Articular cartilage defect is a common knee injury. Cartilage is frequently injured, often resulting from sports related trauma or overuse. The articular cartilage has a limiting capacity to heal itself naturally, due to the anatomy of the knee. Articular cartilage damage can worsen over time if not properly managed. When the cartilage defect is localized to one specific area within the joint, then it is referred to as a focal articular cartilage defect. Innovative treatments exist for focal articular cartilage defects.

Symptoms and Diagnosis

Symptoms of focal articular cartilage defect include: pain, throbbing, swelling, tenderness, and limited mobility. In some cases, cartilage can become loose and float in the knee joint, causing patients to have catching or locking in the knee.

If your physician decides that cartilage damage is the proper diagnosis, then a thorough history will be gathered, along with a physical examination and x-rays to check to for any fractures or other damage. If a focal articular cartilage defect is suspected, an MRI will be needed to asses the size, location, and extent of the damage. By using an MRI, the cartilage and surrounding soft tissue can be identified and assessed for proper treatment.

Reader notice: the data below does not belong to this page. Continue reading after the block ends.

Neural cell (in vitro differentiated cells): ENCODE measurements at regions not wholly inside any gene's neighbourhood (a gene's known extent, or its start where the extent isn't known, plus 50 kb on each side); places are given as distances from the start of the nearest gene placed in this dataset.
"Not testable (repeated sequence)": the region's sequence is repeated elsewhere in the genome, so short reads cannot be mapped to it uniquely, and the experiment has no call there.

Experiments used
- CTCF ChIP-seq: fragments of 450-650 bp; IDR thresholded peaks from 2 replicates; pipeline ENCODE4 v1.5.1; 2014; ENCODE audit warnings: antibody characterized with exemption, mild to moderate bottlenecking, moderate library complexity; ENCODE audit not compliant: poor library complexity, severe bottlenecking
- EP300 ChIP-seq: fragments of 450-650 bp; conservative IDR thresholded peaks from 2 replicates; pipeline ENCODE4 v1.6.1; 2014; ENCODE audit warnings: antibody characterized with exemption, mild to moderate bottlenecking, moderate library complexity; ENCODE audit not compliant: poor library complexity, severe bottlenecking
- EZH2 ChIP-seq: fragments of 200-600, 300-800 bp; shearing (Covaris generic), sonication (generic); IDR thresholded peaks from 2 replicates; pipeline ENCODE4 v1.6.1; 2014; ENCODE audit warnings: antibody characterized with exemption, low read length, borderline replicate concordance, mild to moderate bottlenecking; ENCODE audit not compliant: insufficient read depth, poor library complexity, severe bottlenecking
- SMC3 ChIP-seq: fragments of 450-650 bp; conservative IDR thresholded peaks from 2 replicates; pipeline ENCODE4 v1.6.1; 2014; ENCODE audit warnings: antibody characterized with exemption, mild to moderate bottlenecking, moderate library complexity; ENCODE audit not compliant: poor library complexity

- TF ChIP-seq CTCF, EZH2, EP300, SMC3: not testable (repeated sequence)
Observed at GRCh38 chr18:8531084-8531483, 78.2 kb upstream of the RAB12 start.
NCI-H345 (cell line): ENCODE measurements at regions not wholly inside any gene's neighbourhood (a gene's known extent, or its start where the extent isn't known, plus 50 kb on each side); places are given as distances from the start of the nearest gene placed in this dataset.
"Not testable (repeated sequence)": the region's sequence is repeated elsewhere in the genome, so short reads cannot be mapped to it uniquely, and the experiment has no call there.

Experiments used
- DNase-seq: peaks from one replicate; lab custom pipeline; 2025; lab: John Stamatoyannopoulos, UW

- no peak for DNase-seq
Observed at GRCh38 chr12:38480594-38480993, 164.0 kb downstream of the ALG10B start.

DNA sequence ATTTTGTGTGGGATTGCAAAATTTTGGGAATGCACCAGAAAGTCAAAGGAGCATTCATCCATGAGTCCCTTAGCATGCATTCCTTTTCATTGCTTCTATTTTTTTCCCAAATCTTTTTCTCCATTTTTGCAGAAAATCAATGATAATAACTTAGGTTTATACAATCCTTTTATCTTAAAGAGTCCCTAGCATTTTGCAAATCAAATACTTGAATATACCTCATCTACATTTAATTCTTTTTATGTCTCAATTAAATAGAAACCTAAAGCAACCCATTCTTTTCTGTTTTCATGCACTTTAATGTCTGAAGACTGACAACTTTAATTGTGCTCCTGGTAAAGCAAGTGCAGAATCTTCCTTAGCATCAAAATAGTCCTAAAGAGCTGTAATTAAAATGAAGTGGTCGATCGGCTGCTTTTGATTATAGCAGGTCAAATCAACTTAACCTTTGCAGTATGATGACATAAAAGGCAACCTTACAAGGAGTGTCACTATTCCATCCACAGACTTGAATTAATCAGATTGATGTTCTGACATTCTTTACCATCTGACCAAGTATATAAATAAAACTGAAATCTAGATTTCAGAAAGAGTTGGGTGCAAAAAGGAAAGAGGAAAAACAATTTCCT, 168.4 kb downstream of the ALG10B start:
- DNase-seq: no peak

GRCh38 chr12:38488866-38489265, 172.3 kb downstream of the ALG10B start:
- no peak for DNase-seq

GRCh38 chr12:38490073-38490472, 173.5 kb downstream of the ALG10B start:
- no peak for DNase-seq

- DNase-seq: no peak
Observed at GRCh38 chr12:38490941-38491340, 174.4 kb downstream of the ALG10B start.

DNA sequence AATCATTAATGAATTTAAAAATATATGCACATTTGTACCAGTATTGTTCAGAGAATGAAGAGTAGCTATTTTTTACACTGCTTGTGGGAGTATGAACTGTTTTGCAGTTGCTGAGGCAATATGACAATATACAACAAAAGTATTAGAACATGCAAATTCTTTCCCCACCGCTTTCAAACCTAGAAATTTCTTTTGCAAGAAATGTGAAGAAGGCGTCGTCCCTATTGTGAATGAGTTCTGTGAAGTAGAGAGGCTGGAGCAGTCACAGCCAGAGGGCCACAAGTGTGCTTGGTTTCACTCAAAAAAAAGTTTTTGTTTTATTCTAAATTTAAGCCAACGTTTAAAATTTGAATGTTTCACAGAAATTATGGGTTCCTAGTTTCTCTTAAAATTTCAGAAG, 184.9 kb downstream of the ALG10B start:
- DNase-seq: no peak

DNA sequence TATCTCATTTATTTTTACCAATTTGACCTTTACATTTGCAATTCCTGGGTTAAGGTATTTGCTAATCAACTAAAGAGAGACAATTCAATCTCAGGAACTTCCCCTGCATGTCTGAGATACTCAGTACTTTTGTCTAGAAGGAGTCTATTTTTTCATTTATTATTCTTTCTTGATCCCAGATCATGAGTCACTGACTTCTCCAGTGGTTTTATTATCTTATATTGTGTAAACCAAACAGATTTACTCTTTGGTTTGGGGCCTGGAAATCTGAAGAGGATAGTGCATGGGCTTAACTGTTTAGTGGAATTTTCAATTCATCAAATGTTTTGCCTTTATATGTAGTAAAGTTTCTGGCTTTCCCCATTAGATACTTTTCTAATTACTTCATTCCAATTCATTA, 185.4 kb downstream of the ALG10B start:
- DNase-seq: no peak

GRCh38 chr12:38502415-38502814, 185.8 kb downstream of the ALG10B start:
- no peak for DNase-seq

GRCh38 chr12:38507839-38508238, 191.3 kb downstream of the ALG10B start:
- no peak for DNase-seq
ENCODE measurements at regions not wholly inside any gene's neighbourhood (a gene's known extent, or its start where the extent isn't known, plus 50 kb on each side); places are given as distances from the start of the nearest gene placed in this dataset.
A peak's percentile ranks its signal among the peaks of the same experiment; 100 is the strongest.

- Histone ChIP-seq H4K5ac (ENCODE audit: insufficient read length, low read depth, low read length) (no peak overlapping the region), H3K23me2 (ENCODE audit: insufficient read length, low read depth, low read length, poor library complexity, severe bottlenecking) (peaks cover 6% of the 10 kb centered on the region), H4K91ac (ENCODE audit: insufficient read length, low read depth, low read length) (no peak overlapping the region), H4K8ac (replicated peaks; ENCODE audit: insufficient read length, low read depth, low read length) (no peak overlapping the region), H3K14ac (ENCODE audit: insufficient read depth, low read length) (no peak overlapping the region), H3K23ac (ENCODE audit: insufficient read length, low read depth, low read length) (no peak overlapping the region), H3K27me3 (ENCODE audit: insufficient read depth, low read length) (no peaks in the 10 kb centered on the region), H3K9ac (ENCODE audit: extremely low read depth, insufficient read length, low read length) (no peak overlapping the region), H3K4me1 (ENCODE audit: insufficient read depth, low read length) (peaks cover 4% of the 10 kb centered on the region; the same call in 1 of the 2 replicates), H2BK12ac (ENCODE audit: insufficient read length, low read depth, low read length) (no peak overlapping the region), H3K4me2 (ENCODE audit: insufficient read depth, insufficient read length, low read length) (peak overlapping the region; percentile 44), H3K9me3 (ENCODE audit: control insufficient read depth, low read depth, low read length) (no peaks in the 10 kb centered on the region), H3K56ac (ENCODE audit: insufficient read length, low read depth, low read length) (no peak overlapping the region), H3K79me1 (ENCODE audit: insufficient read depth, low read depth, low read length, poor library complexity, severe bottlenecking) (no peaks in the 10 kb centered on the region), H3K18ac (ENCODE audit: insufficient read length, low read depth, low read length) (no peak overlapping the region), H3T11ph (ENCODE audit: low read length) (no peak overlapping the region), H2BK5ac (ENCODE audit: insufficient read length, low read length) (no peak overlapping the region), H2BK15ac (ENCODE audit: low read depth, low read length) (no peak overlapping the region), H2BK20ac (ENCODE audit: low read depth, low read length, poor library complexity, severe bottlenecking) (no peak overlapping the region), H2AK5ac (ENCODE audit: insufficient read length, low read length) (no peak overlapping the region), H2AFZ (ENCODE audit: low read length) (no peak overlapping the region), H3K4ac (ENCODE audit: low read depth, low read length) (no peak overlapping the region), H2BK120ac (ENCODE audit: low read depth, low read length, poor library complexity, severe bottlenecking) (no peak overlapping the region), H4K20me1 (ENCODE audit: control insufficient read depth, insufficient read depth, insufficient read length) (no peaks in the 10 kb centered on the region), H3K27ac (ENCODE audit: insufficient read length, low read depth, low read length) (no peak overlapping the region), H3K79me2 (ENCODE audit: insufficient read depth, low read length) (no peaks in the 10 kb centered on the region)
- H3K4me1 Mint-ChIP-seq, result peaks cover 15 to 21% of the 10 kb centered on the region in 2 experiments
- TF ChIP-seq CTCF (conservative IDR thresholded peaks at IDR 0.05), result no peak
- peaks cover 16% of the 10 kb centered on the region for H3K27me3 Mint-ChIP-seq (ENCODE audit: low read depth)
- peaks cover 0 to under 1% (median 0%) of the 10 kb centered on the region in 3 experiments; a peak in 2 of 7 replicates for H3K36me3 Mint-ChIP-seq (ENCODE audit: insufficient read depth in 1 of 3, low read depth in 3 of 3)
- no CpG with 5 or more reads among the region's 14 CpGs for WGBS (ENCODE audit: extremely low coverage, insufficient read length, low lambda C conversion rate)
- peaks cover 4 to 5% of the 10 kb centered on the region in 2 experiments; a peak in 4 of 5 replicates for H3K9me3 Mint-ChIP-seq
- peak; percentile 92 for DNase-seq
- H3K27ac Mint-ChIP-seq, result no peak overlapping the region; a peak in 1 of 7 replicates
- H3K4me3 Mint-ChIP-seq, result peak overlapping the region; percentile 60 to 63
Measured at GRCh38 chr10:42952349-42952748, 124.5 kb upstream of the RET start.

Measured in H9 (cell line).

Your physician will recommend treatment based on the severity of the diagnosis. For symptomatic focal cartilage articular defects, surgery may be beneficial and holds great promise. There are many articular cartilage repair and restoration procedures that may help symptoms including debridement, microfracture, cartilage transplantation, and osteochondral autograft, or allograft. Typically, your physician will treat focal defects using an arthroscopic approach, but complex or large defects may require open surgery.